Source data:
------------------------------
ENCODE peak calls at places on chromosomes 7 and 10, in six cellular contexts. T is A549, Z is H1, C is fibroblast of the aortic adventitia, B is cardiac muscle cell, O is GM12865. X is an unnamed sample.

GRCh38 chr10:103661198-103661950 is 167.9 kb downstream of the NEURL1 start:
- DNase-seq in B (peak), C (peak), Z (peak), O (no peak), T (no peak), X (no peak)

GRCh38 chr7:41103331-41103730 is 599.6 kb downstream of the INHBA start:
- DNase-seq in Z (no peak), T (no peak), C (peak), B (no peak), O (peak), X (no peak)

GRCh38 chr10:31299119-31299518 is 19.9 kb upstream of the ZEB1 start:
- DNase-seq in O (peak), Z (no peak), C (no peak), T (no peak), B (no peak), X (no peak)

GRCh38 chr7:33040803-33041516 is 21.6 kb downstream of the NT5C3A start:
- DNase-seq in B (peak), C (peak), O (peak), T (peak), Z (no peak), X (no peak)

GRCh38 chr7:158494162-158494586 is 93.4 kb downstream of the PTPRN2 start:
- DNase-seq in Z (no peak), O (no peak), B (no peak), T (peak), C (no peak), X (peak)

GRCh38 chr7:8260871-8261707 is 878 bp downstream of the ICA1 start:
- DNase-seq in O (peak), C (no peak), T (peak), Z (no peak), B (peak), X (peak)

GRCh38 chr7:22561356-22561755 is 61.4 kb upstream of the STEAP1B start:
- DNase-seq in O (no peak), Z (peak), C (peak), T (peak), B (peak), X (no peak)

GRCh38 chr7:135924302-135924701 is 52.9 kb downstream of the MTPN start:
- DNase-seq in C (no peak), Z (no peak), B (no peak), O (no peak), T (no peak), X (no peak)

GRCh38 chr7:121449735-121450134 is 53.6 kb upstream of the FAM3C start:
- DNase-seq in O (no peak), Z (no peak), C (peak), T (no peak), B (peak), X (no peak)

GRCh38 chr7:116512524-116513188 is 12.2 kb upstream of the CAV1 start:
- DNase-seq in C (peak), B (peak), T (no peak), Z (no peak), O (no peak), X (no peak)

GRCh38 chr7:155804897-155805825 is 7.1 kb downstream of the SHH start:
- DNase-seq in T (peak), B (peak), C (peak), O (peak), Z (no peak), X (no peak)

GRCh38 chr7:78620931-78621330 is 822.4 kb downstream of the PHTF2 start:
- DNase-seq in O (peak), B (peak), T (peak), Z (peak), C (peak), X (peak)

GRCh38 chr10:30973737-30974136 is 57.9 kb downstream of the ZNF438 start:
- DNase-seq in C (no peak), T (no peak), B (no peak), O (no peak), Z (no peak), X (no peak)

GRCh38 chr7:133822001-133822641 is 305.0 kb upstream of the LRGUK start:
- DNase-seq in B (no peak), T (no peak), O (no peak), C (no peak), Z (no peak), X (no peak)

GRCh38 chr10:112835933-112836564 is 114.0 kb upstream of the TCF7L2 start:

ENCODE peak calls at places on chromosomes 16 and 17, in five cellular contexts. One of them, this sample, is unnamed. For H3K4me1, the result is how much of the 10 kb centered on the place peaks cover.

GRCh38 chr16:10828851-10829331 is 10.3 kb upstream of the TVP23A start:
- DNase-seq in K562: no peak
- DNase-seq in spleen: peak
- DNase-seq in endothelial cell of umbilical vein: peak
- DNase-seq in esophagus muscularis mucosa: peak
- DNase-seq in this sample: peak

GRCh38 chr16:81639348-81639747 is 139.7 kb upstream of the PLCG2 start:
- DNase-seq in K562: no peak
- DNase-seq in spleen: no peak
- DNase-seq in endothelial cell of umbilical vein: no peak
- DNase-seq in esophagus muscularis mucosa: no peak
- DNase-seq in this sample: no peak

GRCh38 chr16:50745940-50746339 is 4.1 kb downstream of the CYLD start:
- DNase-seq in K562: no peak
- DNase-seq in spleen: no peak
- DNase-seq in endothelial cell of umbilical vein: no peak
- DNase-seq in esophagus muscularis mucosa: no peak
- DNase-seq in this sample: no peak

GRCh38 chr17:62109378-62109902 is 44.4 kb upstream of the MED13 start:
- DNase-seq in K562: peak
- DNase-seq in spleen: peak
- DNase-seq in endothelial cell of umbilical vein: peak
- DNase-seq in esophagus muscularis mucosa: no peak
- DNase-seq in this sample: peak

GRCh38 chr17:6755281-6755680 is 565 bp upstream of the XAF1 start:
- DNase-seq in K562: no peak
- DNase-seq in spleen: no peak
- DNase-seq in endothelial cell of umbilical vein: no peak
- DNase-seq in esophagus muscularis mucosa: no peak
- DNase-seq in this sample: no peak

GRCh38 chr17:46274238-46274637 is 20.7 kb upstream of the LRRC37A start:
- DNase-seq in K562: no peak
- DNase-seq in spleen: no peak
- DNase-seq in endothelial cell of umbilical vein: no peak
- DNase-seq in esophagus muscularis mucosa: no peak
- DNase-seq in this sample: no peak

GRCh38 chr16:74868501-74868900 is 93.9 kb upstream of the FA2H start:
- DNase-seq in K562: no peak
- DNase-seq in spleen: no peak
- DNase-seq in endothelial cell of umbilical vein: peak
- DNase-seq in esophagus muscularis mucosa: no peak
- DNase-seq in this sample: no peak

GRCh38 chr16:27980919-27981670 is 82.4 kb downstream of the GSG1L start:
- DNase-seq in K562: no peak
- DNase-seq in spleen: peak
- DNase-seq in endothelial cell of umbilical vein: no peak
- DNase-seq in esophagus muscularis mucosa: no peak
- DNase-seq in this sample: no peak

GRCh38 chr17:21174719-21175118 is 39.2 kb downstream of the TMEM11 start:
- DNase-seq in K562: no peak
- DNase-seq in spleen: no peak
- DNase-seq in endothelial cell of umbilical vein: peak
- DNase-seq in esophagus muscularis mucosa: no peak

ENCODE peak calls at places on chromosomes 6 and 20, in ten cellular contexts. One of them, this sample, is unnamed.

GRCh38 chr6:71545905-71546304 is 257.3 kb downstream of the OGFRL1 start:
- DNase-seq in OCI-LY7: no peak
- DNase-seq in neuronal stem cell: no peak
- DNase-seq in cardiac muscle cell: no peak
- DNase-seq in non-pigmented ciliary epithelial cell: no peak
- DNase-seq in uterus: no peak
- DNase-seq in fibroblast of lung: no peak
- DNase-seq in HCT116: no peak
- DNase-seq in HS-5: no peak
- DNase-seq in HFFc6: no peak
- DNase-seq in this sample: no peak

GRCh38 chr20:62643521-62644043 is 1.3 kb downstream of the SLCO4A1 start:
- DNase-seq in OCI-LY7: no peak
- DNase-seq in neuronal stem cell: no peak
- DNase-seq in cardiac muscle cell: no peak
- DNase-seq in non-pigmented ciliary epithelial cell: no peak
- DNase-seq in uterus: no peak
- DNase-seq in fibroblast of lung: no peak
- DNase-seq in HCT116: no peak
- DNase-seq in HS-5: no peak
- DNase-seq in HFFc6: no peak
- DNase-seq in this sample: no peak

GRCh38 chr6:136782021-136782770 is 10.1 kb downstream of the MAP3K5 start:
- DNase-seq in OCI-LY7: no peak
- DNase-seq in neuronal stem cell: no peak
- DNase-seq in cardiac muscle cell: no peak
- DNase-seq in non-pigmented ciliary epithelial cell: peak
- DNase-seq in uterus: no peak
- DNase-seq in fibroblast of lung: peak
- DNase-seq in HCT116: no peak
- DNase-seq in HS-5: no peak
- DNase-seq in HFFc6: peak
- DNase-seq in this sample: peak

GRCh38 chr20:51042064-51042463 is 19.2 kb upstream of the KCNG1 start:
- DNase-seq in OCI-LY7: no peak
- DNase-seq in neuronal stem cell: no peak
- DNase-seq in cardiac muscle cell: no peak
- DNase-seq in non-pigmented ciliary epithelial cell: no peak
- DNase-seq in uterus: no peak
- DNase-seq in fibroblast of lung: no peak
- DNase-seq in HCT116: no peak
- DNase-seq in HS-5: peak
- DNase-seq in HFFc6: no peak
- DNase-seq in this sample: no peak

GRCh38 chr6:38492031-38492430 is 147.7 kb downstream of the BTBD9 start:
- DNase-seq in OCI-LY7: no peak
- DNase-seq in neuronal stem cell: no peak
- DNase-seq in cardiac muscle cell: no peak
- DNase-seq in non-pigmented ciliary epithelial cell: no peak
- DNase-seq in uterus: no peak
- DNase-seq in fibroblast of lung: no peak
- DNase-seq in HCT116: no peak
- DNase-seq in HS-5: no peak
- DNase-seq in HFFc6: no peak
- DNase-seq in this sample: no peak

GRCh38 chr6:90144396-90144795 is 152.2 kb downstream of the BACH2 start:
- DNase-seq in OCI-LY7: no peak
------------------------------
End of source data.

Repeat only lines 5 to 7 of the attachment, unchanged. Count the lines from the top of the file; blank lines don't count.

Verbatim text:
- DNase-seq in Z (no peak), T (no peak), C (peak), B (no peak), O (peak), X (no peak)

GRCh38 chr10:31299119-31299518 is 19.9 kb upstream of the ZEB1 start:
- DNase-seq in O (peak), Z (no peak), C (no peak), T (no peak), B (no peak), X (no peak)